Castillo de San Marcos National Monument
St. Augustine’s Castillo de San Marcos National Monument is the oldest masonry fort in the United States and the only intact 17th-century fort. Constructed by the Spanish in 1672 to protect their New World territories, it eventually passed to the British and Americans, and ended up playing a crucial role in the Civil and Spanish–American wars.
Now maintained by the National Park Service, the complex occupies 2.5 acres (1 hectare) in downtown St. Augustine. Visit Castillo de San Marcos independently or as part of a guided tour, which will help provide context to this important historical site—the site where America began. The fort is also a stop on St. Augustine hop-on hop-off trolley tours, and you can even admire it from the air during a helicopter flightseeing experience.
Things to Know Before You Go
Castillo de San Marcos National Monument is a must-see for history buffs and families with children.
Don’t miss the canon firing from the gundeck at 10:30am, 11:30am, 1:30pm, 2:30pm, and 3:30pm Friday through Sunday.
Wear comfortable shoes to walk along the 30-foot (9-meter) stone walls that hem in the fort.
Much of the fort is accessible to wheelchairs and strollers, though access to the gun deck is via stairs.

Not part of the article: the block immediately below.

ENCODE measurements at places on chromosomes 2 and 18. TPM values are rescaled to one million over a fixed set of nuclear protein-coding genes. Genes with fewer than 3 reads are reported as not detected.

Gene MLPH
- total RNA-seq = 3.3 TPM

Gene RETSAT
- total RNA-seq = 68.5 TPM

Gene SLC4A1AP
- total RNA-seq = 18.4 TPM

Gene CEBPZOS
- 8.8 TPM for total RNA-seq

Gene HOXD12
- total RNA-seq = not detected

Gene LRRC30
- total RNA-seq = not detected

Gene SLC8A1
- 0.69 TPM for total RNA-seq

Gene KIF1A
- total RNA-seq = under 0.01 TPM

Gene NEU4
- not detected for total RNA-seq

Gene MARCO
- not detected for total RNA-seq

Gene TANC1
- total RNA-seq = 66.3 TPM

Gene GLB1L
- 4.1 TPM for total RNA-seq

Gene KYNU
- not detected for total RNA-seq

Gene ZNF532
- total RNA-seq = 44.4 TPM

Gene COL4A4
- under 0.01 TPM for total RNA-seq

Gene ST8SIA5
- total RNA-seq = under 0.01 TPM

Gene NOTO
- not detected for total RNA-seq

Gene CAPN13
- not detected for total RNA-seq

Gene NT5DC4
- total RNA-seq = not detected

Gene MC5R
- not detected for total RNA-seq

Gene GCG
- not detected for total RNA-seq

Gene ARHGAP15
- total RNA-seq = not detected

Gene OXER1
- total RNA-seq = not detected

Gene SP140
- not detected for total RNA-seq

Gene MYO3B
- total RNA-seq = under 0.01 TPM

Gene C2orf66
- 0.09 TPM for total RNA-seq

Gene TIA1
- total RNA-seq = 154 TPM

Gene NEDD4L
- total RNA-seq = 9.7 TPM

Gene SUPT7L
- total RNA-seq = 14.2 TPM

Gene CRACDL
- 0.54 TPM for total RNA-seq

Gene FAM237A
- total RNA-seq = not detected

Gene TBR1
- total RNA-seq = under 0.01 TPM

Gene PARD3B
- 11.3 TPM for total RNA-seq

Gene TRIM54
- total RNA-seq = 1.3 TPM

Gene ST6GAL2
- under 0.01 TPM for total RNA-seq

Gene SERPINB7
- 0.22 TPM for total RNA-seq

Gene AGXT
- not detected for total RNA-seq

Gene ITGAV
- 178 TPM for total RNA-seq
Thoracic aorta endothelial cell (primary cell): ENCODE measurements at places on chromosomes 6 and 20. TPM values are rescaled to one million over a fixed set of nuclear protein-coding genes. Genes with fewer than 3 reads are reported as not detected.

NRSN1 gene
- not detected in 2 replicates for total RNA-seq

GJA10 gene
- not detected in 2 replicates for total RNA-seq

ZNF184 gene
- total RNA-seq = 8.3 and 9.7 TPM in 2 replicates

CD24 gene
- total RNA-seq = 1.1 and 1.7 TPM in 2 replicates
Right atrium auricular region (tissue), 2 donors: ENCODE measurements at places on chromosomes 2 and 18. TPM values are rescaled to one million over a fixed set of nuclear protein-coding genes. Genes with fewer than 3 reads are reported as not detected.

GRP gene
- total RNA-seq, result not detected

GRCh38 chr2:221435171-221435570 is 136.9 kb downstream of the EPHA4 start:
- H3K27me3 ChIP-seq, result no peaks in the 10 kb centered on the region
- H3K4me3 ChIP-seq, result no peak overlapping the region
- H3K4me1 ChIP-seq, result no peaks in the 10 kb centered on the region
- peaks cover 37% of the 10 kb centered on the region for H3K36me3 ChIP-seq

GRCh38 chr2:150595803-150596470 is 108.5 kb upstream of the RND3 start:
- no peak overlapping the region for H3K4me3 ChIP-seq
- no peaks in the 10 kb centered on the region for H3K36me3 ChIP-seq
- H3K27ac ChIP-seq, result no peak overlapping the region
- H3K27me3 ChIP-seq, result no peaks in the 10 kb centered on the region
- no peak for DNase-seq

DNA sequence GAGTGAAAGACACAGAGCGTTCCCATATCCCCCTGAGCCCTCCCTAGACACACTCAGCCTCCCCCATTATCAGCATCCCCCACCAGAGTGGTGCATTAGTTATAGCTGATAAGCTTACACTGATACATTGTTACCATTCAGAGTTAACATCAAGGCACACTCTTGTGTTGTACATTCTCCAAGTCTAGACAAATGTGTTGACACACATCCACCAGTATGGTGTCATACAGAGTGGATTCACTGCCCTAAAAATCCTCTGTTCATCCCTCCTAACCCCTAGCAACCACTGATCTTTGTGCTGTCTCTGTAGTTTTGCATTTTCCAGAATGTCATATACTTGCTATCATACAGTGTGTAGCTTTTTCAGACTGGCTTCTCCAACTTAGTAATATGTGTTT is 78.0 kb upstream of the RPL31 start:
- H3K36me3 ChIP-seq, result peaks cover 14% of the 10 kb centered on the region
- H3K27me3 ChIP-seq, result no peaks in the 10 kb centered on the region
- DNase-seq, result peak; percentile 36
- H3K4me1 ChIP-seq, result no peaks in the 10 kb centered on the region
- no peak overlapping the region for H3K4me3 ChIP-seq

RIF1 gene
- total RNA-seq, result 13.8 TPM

How to Get There
The Castillo de San Marcos is easy to reach by private vehicle from across St. Augustine, and there's a fee-based parking lot right opposite the site. There's also a city parking garage located nearby.
When to Get There
The Castillo de San Marcos is open daily from 8:45am to 5pm, except Thanksgiving and Christmas Day. Crowds are thinnest from mid-September through late November, while peak season is June through Labor Day—especially during summer and national holidays. Note that summer is also a very hot time to visit, even in the morning; spring and fall offer milder temperatures.
St. Augustine’s Narrowest Street
The narrowest street in the United States is in St. Augustine—Treasury Street, measuring 7 feet wide. It was built to be wide enough for two men to transport chests of gold to ships docked at the waterfront, reducing the likelihood that they would be robbed by passing carriages.
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- Potter's Wax Museum
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- Micro Masterpieces Art Gallery
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- Ripley's Believe It or Not! St. Augustine
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